Barry McNamara  |   Published August 26, 2021

‘Memorable, Enriching Learning Experience’

SOFIA, Monmouth College’s unique Summer Opportunities for Intellectual Activities program, kept two dozen incoming students busy in August.

SOFIA: Students in Monmouth's Summer Opportunities for Intellectual Activities program discus... SOFIA: Students in Monmouth's Summer Opportunities for Intellectual Activities program discuss their project related to COVID-19 at the poster presentation session held Aug. 21 in the Center for Science and Business.MONMOUTH, Ill. – Monmouth College freshman Emily Canterbury spoke in front of a full auditorium of college professors and her peers before even taking a formal class at the College.

“That was terrifying,” Canterbury confided to a fellow student after making her presentation at the beginning of this month in the College’s Pattee Auditorium.

Canterbury was among two dozen new Monmouth students who participated in the College’s unique three-week Summer Opportunities for Intellectual Activities program, held before 2021 fall classes started on Aug. 25. The students described their research at three Friday-afternoon colloquia in August and presented their findings via posters on Aug. 21.

“It was a memorable, unique, enriching learning experience,” said Canterbury, of Orion, Illinois, who is one of the College’s two Admiral’s Scholars in the Class of 2025. “Not only did I have the privilege to participate in some very intriguing research, but it was the perfect time to get settled into campus life before classes start, as well as make some friends. I recommend it to everyone.”

Parkinson’s disease, a wind tunnel and gender-neutral bathrooms

At the first Friday colloquium, Monmouth physics professor Chris Fasano, who coordinates the SOFIA program along with chemistry professor Laura Moore, told the students: “We were very sad not to have you all here last year (due to the pandemic). We’re very excited to have you here now.”

Canterbury’s SOFIA group investigated the symptoms of Parkinson’s disease, the most common neurodegenerative disease after Alzheimer’s. Her research team was led by neuroscience professor Janet Ugolino.

Canterbury’s group was followed by an engineering group that constructed a wind tunnel; by students who studied the effects of signage in gender-neutral bathrooms; and by students who researched how a political candidate’s lifestyle choices might affect their perception among the public.

One SOFIA group presented research on wearable technology, such as Fitbits, while another showed off the various art projects they had completed on campus and outlined their future plans.

Presentations at the final colloquium included groups discussing: the chemistry of baking; their monitoring of the wolves of Isle Royale National Park; a “social autopsy” of COVID-19 in rural Monmouth; and “The Latin American Food Project.”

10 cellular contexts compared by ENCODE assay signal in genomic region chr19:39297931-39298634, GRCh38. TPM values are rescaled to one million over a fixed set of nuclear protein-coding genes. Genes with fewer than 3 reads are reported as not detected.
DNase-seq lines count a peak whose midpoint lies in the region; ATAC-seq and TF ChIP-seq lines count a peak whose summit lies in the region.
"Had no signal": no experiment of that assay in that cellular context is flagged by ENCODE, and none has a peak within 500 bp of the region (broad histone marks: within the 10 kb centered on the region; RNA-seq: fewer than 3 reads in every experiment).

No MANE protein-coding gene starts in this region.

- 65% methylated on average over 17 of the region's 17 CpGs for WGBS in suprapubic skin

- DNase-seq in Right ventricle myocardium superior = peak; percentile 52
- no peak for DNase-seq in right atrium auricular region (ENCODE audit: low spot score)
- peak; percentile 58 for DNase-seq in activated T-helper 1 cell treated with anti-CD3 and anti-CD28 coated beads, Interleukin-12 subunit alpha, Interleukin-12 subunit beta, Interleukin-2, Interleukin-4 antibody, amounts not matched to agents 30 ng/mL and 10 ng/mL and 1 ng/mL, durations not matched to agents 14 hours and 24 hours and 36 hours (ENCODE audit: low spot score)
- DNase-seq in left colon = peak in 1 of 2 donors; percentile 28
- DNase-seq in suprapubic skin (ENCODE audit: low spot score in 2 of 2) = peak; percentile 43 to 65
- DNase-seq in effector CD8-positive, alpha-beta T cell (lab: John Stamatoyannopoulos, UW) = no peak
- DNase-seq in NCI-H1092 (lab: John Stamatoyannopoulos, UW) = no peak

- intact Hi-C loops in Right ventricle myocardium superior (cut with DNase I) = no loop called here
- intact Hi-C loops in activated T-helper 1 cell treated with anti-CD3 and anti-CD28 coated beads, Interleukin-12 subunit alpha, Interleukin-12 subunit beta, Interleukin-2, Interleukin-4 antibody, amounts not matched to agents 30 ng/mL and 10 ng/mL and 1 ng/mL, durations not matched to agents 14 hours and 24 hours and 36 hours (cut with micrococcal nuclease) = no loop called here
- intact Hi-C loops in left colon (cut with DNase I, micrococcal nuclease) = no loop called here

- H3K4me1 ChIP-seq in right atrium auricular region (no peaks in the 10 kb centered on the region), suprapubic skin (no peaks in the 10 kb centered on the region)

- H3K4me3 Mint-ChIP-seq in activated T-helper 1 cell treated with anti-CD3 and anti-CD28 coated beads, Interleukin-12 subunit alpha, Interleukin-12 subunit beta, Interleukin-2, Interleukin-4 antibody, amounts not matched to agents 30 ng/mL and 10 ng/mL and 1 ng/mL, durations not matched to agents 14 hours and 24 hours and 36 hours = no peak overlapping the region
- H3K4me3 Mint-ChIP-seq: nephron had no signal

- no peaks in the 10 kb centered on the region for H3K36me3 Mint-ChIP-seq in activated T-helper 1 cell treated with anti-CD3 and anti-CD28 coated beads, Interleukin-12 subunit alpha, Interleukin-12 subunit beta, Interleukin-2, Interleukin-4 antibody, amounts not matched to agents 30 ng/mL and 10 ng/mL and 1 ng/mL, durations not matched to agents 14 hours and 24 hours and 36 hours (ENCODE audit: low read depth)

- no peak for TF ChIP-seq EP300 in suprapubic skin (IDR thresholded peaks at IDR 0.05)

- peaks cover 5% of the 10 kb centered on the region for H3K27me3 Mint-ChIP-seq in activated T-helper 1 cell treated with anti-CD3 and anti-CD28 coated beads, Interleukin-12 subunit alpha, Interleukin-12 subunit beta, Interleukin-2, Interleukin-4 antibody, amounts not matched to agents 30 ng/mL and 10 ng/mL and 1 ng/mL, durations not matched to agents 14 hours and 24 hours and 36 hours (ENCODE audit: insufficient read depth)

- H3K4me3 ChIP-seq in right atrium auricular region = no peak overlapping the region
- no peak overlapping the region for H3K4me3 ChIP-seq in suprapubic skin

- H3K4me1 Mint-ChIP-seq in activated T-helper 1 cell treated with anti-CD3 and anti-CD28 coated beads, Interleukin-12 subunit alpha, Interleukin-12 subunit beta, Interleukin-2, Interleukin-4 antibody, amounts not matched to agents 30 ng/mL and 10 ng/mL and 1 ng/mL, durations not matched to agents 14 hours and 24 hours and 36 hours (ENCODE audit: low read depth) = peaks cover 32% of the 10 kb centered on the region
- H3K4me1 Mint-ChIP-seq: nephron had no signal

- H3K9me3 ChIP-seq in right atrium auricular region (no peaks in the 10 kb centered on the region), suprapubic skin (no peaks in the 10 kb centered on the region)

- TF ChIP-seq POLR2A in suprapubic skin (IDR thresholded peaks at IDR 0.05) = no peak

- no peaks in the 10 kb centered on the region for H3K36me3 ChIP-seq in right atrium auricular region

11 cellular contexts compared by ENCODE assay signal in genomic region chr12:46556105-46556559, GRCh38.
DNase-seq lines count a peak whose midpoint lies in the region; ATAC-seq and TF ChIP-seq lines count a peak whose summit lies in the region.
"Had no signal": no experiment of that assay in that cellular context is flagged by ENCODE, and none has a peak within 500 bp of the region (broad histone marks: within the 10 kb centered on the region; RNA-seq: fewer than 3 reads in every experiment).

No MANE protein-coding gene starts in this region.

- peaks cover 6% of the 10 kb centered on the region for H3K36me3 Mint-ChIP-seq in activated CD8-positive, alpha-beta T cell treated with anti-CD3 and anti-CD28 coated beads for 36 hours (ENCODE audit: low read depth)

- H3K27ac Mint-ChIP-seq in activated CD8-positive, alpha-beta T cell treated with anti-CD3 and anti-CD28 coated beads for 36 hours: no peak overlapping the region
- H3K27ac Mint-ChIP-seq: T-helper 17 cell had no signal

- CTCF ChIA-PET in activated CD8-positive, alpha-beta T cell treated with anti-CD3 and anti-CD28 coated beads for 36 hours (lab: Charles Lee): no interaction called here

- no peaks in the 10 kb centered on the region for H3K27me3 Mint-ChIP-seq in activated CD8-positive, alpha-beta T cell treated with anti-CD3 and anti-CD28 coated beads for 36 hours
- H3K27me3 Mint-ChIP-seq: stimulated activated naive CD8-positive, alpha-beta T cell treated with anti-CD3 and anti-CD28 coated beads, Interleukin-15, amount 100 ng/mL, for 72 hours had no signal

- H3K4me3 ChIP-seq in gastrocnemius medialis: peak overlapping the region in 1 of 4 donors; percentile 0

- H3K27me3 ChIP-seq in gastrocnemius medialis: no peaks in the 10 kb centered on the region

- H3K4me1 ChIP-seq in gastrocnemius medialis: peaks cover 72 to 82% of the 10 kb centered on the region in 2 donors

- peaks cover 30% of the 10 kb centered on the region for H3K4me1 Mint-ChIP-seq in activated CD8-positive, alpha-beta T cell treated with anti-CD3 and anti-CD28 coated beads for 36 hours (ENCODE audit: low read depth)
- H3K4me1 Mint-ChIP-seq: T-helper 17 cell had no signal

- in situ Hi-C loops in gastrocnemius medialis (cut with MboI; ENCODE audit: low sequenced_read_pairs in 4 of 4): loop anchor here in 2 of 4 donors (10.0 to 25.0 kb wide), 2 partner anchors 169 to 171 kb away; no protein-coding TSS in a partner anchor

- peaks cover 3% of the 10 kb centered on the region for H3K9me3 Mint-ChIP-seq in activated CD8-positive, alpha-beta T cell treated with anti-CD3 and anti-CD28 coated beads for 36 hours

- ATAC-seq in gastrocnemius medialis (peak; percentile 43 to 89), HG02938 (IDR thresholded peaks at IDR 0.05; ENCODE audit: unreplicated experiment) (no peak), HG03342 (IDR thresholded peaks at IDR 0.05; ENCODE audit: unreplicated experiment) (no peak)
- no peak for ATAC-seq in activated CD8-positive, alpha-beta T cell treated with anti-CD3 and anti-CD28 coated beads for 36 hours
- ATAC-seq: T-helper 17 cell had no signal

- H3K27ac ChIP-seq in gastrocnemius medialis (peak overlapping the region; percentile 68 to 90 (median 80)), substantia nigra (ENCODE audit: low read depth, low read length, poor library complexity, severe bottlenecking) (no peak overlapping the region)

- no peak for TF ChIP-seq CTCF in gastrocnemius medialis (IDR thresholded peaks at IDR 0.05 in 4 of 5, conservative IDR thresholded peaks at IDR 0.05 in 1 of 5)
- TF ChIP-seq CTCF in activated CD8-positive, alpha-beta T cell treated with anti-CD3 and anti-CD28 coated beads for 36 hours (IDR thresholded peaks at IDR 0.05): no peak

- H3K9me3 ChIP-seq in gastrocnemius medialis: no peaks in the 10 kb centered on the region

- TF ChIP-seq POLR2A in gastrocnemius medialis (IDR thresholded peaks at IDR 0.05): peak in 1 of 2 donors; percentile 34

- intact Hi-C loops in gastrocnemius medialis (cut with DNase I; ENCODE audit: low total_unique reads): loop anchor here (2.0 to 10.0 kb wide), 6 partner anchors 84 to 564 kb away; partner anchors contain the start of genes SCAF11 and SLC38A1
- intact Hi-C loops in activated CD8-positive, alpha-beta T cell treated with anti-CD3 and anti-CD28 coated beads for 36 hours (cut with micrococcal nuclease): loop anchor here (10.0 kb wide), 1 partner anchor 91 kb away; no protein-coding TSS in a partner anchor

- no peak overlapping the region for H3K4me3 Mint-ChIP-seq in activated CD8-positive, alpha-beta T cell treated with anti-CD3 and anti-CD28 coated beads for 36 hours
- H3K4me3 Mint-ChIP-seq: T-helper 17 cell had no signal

For the latter project, which was led by Latin American Studies coordinator Francisco Ángeles, students road-tripped the Midwest in search of Latin American restaurants. On social media, they wrote stories about the cultural history behind the dishes they ordered, but also and more important, the personal experiences of the immigrants they encountered along the way.

Sociology professor Jialin Li led the COVID-19 project, which saw students use multiple social science research methods to get an overall timeline of the Monmouth community experience during the pandemic after the announcement of the first positive case.

‘Creative activism’

Led by art professor Janis Wunderlich, the art project had some of the most tangible results of all the groups – along with the baking and Latin American food students – as they spruced up several areas of campus, including Hewes Library and the College’s farm and garden, where they painted the chicken coop and beehives in bright colors.

“We’re really excited about the library mural. It gives the entrance a bright pop and gives the message of ‘You’re welcome here.’”
 Natalie Takahashi ’22

In Hewes Library, the students painted a bold, pop-art style Roll Scots! mural near the east entrance, learning about such artists as Roy Lichtenstein and Andy Warhol in the process.

“We’re really excited about the library mural,” said Natalie Takahashi ’22 of Lisle, Illinois. “It gives the entrance a bright pop and gives the message of ‘You’re welcome here.’”

Takahashi and her fellow artists called their SOFIA project “Creative Activism.” The group is also working with Warren County United Way executive director Jeannie Weber on a new logo for the organization, as well the overall design and part of the painting of a proposed downtown mural just off the Public Square.

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